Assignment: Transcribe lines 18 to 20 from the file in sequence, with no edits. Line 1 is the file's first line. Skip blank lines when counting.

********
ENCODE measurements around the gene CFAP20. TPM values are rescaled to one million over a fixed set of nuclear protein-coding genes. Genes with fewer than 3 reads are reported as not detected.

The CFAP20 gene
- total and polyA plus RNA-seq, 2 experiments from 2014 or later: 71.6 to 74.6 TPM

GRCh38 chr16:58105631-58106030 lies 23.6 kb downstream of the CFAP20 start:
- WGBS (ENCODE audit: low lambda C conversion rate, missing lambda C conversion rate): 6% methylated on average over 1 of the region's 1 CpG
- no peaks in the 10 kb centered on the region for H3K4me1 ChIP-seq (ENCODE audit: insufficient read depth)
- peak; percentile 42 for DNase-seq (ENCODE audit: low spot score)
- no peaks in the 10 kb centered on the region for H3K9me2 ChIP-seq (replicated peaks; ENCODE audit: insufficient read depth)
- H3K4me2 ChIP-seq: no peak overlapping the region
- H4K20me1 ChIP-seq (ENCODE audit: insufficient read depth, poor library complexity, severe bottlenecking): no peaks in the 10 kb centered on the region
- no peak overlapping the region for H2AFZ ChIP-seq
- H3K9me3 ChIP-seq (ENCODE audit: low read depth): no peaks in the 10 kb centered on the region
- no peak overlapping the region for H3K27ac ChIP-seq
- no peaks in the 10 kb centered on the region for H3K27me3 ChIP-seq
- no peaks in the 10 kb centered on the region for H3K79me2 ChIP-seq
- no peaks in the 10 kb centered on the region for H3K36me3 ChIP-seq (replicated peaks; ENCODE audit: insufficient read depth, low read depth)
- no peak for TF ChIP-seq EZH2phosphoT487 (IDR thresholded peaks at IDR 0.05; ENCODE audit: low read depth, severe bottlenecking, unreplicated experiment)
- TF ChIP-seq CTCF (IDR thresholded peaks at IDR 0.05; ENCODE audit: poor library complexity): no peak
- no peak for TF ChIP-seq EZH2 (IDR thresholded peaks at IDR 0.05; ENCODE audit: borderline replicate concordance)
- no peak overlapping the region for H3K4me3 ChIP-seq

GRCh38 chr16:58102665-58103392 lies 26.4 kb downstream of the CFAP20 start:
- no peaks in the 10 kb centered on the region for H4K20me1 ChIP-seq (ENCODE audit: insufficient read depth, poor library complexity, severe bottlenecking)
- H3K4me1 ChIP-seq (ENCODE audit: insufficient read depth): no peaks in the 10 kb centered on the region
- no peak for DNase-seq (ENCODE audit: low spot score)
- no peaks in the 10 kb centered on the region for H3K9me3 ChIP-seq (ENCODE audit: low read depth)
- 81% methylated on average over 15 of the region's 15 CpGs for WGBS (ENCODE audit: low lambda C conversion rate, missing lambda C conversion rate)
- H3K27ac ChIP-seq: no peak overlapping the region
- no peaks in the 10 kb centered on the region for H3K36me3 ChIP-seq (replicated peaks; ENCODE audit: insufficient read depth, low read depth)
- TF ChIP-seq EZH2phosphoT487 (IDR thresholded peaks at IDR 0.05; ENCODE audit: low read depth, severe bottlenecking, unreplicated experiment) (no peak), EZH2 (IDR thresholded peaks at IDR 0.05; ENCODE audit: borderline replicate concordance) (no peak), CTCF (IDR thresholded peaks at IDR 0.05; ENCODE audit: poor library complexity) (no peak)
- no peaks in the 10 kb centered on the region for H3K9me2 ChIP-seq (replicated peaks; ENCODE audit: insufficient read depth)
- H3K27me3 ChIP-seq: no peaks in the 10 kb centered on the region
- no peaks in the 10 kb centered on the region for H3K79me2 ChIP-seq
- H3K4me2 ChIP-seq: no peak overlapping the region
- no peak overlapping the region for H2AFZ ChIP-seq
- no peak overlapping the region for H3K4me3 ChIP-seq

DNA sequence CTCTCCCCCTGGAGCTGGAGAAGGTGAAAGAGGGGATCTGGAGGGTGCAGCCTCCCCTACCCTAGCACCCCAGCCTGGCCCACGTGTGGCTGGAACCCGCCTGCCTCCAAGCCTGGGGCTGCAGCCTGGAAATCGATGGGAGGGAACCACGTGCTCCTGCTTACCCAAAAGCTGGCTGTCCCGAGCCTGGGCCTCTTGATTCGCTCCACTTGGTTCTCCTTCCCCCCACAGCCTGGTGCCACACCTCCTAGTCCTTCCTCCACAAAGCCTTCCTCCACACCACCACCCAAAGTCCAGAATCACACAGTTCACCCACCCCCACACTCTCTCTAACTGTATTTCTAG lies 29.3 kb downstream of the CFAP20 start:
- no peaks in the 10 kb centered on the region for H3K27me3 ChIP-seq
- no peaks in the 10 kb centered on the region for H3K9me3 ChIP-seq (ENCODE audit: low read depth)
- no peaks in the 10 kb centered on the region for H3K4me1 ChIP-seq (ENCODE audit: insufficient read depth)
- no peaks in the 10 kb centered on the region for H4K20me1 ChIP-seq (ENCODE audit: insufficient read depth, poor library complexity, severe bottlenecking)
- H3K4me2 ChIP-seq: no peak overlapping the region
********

- TF ChIP-seq CTCF (IDR thresholded peaks at IDR 0.05; ENCODE audit: poor library complexity): no peak
- no peak for TF ChIP-seq EZH2 (IDR thresholded peaks at IDR 0.05; ENCODE audit: borderline replicate concordance)
- no peak overlapping the region for H3K4me3 ChIP-seq